An important thing to remember is that the injured employee may be asked many personal questions, since the claim is for a mental injury and the insurer has to rule out any personal aspect that could have caused the injury. The insurer may want to know if the claimant has any relationship issues with family/friends, medical conditions, sex life, past abuse and so on. Such questions are allowed for a psychiatric injury claim.

Employees experiencing a psychiatric injury must seek immediate medical treatment. Medical records and medical records analysis must support a finding that the worker was in fact in need of immediate medical attention. For a psychiatric injury claim to be successful, the treating physician’s testimony or opinion should indicate that a workplace accident or workplace situation caused the injury. It is also important that the employee reports the psychological injury to his/her employer as soon as possible.

Getting a mental illness claim for workers’ compensation granted is challenging because you need to trace the illness to the job. A causal link should exist between the workplace and the psychiatric injury. In a claim quoting stress as the reason for the psychiatric injury, the claimant has to demonstrate that he or she suffered stress due to workplace factors, and not personal ones. If the case goes to court, the claimant will have to demonstrate objectively how the mental illness is work related. Also, he or she may need to prove that the stress of a particular job position was much more than the stress inherent in any other job.

If the claim is granted, psychiatric injuries qualify for the same kind of benefits as other work-associated injuries and illnesses. Compensation may include the following:

  • Medical expenses, including the cost of transportation incurred if the claimant has to travel to receive treatment.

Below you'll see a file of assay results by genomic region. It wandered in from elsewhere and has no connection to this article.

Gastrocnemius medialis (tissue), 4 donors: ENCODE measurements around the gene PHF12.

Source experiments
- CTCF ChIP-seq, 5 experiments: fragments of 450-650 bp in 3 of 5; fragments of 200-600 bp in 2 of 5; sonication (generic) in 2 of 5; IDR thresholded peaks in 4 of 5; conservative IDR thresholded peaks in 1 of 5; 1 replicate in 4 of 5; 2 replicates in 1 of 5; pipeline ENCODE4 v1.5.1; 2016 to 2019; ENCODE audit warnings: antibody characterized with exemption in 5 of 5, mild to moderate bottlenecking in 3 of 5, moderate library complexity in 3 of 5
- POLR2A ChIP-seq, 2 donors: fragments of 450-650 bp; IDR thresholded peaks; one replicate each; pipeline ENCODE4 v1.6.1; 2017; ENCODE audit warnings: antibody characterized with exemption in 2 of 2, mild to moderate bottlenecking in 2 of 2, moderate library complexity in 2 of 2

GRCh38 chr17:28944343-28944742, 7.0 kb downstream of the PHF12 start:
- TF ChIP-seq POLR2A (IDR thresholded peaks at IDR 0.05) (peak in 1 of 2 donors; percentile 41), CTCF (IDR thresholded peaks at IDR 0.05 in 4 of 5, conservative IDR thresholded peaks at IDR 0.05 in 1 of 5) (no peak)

• Wage loss benefits, which provide two-thirds of the employee’s average weekly wage for as long as the employee is unable to work.
  • If the employee’s treating doctor says he/she can work with medical restrictions and the employer provides a new job that doesn’t pay as much as the employee’s previous job, the employee may be eligible to receive two-thirds of the difference between the two positions.
  • The employee may be eligible to receive vocational training for a new job.

As in any other workers’ compensation claim, medical records are very important evidence in a psychiatric injury claim. A workers’ compensation attorney, with the support of efficient medical review solutions would ensure that the medical records contain all details of the employee’s background, personal problems, development history, job performance reviews, and job satisfaction. For a prima facie mental health related claim, all relevant documents must be included in the physician’s report to validate the claim.

Disclaimer: The content in the above blog is sourced from reliable internet resources, and is meant for informative purposes only. It does not constitute professional legal opinion. For a professional legal opinion, contact a workers’ compensation attorney.